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Transitioning back to school: Ways to make it work

– Shefali Tewary, head of school, Elpro International School, Cambridge Assessment International Education

Evolution does not occur linearly – it occurs in spurts, some dramatically and some subtly.

The ongoing Covid-19 pandemic has induced a sea change in the education landscape. In order to contain the virus, most countries resorted to immediate lockdown which led to several changes in the education sector.  The “emergency remote teaching” model has changed our outlook towards technology and transformed us into a more receptive audience. The dramatic change for teachers and students wasn’t easy, but both have adapted commendably to the occasion.

The objective of teaching is three-fold – to create a suitable environment for lessons to be learnt, to choose the lessons we want learnt, and then to deliver those lessons to students. The current crisis has necessitated that we redefine all the three areas.

We have already managed fairly effectively to move classrooms to virtual platforms, and witnessed considerable success in engaging learners, training facilitators and defining new processes. We evolved. Going forward requires that we also prepare ourselves to return to the physical classroom environment, but with careful consideration and adaptations. There is no way back to the old norms. The evolution must continue.  There are many aspects, forces, influences and choices to consider as we grapple with the uncertainty that lies ahead:

  • Go slow

Children will have formed new routines and habits, such as parental presence, home food, unregulated dressing and personal habits and could find it difficult to unlearn quickly and bring their emotional and intellectual presence to the classroom as rapidly as they can their physical presence. It will be important to go slow, give time to each learner to express their feelings either in full class or through individual conversations. Initiate simple rituals such as mid-day assemblies and storytelling to ease learners into participation.

  • Observe, calibrate, communicate

Establish learners’ present academic levels through non-formal assessments in the initial days. Encourage all facilitators to observe and maintain notes on each learner, such as the learner’s observed predicament, enthusiasm, involvement, communication, and attentiveness. If equipped, record class activities. Emphasize open communication.

  • Practice differentiation

Every facilitator, child and parent will have learnt lessons from the current crisis, based on their own unique family, domestic and geographic situation. As facilitators, practice differentiation to make everyone feel included yet not templatized.

  • More counseling

Given the unprecedented nature of the past few months, it’s possible some learners have experienced more severe outcomes within their families and social circles. Be ready to provide more counseling expertise till the situation normalizes.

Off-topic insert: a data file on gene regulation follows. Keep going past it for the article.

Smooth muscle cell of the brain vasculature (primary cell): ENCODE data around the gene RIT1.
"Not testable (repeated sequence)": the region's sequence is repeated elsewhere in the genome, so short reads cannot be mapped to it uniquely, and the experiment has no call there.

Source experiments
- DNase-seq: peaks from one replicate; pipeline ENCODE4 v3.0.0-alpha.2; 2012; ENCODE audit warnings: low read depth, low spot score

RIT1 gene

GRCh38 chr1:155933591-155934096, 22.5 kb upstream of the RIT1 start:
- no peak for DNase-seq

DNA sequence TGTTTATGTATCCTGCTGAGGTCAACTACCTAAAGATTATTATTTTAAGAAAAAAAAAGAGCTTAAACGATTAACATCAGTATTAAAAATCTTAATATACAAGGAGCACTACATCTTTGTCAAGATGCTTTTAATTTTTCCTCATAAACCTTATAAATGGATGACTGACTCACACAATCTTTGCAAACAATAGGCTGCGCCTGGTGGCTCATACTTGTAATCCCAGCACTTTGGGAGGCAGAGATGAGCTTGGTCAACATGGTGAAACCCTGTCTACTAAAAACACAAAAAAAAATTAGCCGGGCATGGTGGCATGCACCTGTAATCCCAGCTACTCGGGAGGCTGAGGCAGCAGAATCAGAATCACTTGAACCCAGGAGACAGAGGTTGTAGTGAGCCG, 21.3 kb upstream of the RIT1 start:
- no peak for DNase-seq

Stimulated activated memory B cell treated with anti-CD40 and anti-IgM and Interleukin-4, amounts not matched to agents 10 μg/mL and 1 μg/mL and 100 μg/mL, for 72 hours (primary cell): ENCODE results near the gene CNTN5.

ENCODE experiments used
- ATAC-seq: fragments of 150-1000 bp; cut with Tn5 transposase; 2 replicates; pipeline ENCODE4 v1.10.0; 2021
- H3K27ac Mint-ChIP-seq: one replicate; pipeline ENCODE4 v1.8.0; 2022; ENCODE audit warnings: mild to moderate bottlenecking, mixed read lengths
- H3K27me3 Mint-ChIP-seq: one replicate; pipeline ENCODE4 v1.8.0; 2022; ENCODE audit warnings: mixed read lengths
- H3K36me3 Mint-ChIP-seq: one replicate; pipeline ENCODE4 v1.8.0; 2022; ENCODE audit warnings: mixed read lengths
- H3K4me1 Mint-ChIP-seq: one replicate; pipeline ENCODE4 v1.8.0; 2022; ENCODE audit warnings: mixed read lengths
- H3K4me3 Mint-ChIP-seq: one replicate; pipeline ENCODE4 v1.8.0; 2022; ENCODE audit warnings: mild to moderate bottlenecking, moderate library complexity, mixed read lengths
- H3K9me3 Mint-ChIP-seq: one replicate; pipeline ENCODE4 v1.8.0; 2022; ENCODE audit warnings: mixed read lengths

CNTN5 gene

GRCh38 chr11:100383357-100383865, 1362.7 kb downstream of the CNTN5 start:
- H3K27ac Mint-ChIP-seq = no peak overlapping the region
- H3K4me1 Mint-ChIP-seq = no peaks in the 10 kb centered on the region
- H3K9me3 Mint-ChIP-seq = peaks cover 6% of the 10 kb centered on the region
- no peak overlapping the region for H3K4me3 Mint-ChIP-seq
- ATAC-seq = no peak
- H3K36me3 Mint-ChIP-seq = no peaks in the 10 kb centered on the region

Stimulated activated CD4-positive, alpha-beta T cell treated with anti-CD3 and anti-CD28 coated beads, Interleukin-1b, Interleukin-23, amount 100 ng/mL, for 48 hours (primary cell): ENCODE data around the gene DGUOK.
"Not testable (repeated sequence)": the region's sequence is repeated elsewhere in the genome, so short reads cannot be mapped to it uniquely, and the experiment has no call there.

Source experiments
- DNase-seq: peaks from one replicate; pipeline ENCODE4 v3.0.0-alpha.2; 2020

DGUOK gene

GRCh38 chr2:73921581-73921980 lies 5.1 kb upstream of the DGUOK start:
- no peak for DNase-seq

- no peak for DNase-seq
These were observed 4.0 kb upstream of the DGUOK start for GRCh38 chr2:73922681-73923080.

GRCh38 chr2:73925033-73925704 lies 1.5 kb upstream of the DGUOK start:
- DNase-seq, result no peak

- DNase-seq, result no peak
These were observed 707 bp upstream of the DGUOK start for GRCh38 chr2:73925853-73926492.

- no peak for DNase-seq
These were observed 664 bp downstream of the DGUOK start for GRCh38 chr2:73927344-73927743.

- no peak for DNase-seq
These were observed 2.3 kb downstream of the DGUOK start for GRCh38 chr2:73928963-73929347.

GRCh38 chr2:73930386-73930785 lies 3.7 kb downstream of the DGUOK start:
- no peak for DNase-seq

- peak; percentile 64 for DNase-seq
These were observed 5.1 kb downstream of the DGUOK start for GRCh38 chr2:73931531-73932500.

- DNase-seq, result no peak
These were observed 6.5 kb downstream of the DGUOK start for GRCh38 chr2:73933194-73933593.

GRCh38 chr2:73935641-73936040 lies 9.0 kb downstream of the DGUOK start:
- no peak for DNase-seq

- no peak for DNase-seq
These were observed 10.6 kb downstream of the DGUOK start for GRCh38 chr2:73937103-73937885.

• Equip the facilitators

Accordingly, schools should ensure facilitators receive trainings to be able to empathize and demonstrate strong EQ (Emotional Quotient) with learners showing any signs of distress.

  • Involve parents

Due to the unknown nature of the threat and the uncertainties of the crisis, it is crucial that schools consult, partner and engage with parents at every step. This will assuage any risk of misinformation and provide learners with a more secure and coherent experience.

  • Encourage physical activity

With restrictions on movement, most children will be deprived of the usual levels of physical activities. Lay higher emphasis on those activities in the early phases of the  of getting back to school

  • Be creative and cautious

Younger children will easily invent games amid the new class norms; allow and encourage this creativity. Teenagers, on the other hand, will create ways to by-pass the restrictions, so will require coaching and monitoring as well.

  • Have backups and buffers

Like learners, it is equally possible that facilitators will want to exercise caution or face other logistic or health restrictions that prevent them from being available during planned hours. Schools need to be ready with additional staff and support systems, design weekly routines with sufficient flexibility to absorb these uncertainties.

  • Digital readiness

The past few months have helped us embrace technology at a rapid pace, relying on personal devices and domestic infrastructure. With the return to school, we will need to ensure the school’s digital infrastructure is robust with ready technical assistance and sufficient security and administrative controls. Most schools will need to allow students to bring in their personal devices (BYOD – bring your own device) and that opens a high security risk for which detailed policies will need to be drafted and enforced.

  • Be the example

As facilitators, practise the rules of hygiene, distancing and other protocols effectively and consistently. It goes without saying that in the current crisis, all of us are learners.

Aut Viam Inventam Aut Factum – I’ll either find a way or make one –  the ambiguous nature of the crisis has questioned our readiness for the future. The rapid change brought about by the pandemic has accelerated the education ecosystem, and taught us that it’s important to build resilience to face such threats and emerge victorious.


The views, thoughts, and opinions expressed in the article belong solely to the author, and not necessarily reflect the views, thoughts, and opinions of EducationWorld.

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